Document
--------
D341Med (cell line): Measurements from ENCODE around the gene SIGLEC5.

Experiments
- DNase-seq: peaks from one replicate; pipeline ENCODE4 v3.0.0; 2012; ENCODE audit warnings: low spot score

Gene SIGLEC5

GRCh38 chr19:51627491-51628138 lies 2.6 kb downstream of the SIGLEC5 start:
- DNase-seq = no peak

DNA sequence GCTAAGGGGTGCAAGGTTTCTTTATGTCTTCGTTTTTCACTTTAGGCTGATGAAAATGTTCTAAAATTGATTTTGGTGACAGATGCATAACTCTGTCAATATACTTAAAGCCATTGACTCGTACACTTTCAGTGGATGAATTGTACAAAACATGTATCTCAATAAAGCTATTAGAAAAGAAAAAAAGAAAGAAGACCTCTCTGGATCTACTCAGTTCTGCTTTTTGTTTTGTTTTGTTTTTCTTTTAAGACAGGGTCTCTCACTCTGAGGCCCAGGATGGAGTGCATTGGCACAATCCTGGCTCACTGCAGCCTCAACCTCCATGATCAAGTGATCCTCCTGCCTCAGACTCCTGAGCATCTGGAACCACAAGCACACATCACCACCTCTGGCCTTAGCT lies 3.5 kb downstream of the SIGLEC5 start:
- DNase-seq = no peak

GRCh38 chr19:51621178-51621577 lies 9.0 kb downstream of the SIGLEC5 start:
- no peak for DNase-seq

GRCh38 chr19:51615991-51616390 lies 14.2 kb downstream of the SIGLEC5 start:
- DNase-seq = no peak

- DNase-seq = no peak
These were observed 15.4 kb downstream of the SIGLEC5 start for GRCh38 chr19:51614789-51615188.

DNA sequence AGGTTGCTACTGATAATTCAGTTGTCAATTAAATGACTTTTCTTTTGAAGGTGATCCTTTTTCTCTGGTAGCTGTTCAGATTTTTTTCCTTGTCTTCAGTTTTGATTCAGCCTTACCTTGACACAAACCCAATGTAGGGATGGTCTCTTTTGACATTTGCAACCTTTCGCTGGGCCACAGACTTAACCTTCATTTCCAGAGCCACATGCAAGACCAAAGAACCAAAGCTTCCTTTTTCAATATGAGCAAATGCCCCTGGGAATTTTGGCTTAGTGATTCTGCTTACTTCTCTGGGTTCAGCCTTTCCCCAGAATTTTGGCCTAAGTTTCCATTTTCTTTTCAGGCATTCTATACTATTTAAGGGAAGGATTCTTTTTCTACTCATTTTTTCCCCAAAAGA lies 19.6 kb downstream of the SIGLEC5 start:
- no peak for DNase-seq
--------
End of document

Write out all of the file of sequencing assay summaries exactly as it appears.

D341Med (cell line): Measurements from ENCODE around the gene SIGLEC5.

Experiments
- DNase-seq: peaks from one replicate; pipeline ENCODE4 v3.0.0; 2012; ENCODE audit warnings: low spot score

Gene SIGLEC5

GRCh38 chr19:51627491-51628138 lies 2.6 kb downstream of the SIGLEC5 start:
- DNase-seq = no peak

DNA sequence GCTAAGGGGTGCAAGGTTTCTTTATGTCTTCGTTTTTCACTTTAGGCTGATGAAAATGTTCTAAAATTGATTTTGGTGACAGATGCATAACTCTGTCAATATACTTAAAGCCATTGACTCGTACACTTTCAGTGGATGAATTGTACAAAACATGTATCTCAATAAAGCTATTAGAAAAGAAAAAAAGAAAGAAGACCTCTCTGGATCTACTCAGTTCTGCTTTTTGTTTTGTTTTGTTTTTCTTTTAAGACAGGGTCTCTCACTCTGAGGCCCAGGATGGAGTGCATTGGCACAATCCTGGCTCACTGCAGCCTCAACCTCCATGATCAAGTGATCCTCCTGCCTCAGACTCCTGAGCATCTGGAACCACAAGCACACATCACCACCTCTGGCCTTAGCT lies 3.5 kb downstream of the SIGLEC5 start:
- DNase-seq = no peak

GRCh38 chr19:51621178-51621577 lies 9.0 kb downstream of the SIGLEC5 start:
- no peak for DNase-seq

GRCh38 chr19:51615991-51616390 lies 14.2 kb downstream of the SIGLEC5 start:
- DNase-seq = no peak

- DNase-seq = no peak
These were observed 15.4 kb downstream of the SIGLEC5 start for GRCh38 chr19:51614789-51615188.

DNA sequence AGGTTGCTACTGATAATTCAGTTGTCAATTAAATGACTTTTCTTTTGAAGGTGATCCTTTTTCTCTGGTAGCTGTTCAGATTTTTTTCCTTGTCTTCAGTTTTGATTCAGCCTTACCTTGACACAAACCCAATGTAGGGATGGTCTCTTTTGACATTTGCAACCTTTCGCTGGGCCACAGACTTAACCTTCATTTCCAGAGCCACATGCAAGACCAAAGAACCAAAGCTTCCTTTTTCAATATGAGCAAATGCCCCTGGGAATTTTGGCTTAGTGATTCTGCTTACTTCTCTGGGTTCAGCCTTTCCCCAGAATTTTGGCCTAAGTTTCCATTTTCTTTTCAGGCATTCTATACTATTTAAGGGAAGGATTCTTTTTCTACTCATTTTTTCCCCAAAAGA lies 19.6 kb downstream of the SIGLEC5 start:
- no peak for DNase-seq